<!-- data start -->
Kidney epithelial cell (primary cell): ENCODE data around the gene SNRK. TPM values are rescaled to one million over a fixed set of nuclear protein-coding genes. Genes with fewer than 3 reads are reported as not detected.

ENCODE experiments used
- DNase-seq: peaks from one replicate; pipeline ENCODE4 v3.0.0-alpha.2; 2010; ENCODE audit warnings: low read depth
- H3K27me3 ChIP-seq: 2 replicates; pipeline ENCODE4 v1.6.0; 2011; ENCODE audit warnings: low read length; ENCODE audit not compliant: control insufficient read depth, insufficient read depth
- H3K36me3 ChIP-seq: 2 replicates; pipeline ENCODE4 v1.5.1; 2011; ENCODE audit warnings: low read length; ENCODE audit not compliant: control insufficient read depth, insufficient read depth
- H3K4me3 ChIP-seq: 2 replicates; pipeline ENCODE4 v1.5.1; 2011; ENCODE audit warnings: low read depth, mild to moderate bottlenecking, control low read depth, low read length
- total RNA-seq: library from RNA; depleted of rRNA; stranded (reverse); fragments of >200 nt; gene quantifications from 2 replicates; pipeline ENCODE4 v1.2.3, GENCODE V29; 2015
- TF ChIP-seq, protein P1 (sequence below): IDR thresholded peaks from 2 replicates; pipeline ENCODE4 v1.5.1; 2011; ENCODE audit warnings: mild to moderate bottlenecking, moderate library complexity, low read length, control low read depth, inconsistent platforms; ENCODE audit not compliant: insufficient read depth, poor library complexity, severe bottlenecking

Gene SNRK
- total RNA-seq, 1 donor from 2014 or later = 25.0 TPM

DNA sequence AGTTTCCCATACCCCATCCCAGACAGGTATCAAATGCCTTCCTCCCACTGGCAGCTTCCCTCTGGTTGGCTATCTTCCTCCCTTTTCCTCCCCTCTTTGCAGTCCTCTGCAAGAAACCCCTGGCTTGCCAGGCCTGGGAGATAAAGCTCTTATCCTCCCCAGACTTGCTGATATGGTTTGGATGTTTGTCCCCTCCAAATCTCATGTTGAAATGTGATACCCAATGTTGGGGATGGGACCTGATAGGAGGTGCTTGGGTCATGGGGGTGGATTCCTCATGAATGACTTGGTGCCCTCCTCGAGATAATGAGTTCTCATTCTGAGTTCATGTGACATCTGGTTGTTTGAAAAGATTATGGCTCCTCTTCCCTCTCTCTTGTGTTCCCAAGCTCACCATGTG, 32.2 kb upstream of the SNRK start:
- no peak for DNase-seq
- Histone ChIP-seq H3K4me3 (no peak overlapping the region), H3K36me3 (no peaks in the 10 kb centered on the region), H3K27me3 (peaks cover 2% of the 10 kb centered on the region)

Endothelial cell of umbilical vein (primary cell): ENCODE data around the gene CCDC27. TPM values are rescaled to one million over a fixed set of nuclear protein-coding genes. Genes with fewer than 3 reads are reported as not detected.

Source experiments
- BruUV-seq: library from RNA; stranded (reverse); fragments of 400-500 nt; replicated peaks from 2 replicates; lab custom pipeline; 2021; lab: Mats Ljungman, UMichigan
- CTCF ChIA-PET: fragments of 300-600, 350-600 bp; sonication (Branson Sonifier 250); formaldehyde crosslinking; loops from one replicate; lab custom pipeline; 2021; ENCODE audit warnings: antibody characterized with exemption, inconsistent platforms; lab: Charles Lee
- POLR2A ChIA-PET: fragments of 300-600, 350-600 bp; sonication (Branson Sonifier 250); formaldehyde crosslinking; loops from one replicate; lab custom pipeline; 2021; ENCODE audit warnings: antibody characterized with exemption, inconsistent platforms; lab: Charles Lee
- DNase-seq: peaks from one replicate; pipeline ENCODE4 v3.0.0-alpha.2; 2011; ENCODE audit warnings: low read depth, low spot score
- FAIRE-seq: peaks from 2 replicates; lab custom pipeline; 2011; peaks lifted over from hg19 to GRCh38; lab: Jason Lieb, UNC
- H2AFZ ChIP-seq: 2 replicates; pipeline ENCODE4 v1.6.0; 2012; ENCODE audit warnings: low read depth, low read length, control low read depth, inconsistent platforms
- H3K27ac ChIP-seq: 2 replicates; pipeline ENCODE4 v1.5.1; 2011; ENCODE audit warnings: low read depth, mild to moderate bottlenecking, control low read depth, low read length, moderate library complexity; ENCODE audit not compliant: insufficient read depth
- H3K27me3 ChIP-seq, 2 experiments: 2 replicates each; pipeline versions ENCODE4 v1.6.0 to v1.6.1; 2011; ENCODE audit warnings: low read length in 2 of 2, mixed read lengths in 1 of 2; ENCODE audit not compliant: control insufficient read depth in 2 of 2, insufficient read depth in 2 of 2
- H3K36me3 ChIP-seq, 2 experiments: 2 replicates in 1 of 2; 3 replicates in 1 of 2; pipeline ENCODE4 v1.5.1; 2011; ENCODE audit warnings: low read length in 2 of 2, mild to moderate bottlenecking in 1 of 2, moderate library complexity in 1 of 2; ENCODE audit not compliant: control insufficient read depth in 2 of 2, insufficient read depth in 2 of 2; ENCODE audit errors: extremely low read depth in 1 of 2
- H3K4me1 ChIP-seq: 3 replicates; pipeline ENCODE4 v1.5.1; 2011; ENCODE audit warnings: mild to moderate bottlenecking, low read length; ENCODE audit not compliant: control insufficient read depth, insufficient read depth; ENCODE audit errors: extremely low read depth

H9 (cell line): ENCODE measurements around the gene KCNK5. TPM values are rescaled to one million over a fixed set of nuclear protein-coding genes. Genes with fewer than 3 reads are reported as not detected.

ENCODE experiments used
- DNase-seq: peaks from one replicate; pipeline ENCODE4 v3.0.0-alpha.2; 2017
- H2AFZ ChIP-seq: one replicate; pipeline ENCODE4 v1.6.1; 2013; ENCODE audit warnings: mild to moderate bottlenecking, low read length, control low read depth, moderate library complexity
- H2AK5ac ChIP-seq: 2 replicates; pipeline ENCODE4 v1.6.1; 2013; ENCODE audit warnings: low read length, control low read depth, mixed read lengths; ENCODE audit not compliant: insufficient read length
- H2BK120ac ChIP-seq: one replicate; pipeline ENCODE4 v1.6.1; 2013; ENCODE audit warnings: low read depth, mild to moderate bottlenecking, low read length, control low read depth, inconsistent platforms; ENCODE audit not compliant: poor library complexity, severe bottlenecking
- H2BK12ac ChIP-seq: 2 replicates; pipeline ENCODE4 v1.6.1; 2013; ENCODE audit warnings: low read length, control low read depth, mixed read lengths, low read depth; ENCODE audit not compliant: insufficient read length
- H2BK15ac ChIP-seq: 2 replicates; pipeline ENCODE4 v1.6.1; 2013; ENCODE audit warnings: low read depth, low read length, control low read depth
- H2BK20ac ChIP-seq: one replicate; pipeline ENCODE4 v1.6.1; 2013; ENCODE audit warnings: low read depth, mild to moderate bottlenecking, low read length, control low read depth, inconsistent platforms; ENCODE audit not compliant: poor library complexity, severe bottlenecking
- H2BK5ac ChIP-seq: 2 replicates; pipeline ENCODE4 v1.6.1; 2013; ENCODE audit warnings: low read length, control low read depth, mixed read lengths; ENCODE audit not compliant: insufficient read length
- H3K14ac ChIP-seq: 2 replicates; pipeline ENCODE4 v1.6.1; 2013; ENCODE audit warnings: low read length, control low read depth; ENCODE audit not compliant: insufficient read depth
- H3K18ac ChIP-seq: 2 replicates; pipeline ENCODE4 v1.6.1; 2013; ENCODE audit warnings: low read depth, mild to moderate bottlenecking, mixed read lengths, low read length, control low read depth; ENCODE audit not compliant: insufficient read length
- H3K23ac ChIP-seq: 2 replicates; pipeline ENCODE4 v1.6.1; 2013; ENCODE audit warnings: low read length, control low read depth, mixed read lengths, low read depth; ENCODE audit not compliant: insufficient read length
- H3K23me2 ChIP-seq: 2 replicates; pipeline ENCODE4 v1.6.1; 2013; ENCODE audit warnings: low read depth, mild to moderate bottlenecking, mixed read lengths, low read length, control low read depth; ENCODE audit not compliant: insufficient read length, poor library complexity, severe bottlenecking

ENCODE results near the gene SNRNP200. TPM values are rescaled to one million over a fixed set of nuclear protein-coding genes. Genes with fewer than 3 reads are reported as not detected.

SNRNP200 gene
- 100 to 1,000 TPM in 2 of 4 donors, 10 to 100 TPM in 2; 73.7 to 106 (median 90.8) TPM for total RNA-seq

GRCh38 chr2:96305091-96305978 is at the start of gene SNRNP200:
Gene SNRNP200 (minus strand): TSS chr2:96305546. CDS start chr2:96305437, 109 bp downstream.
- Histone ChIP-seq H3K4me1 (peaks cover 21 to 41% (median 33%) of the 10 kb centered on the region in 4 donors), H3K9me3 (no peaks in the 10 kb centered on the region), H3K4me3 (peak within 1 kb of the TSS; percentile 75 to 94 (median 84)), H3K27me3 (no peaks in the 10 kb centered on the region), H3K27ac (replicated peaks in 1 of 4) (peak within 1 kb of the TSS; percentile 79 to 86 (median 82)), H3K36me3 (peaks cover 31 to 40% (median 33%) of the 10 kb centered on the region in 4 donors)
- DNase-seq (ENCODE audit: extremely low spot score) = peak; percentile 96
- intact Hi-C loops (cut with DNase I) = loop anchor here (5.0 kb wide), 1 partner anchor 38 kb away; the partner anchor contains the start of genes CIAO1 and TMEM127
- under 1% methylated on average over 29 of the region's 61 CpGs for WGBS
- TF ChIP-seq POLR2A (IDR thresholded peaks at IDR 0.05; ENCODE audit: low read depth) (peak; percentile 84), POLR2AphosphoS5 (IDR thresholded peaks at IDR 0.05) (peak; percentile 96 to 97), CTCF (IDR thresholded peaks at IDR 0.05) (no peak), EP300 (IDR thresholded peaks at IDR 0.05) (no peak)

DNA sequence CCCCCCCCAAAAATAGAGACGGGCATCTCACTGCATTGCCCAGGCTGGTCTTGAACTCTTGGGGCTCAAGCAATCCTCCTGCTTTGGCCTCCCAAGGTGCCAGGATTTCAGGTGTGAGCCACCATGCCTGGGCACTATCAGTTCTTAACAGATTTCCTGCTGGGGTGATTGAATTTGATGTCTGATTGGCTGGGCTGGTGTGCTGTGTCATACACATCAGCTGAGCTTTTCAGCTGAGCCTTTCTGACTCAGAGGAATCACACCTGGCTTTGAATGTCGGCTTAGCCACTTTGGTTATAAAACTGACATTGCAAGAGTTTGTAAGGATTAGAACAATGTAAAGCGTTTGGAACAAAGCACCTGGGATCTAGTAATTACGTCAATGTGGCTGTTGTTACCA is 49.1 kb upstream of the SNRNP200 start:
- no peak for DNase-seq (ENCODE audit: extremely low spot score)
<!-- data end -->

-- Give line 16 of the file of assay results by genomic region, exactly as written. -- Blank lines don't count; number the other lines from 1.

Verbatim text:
- BruUV-seq: library from RNA; stranded (reverse); fragments of 400-500 nt; replicated peaks from 2 replicates; lab custom pipeline; 2021; lab: Mats Ljungman, UMichigan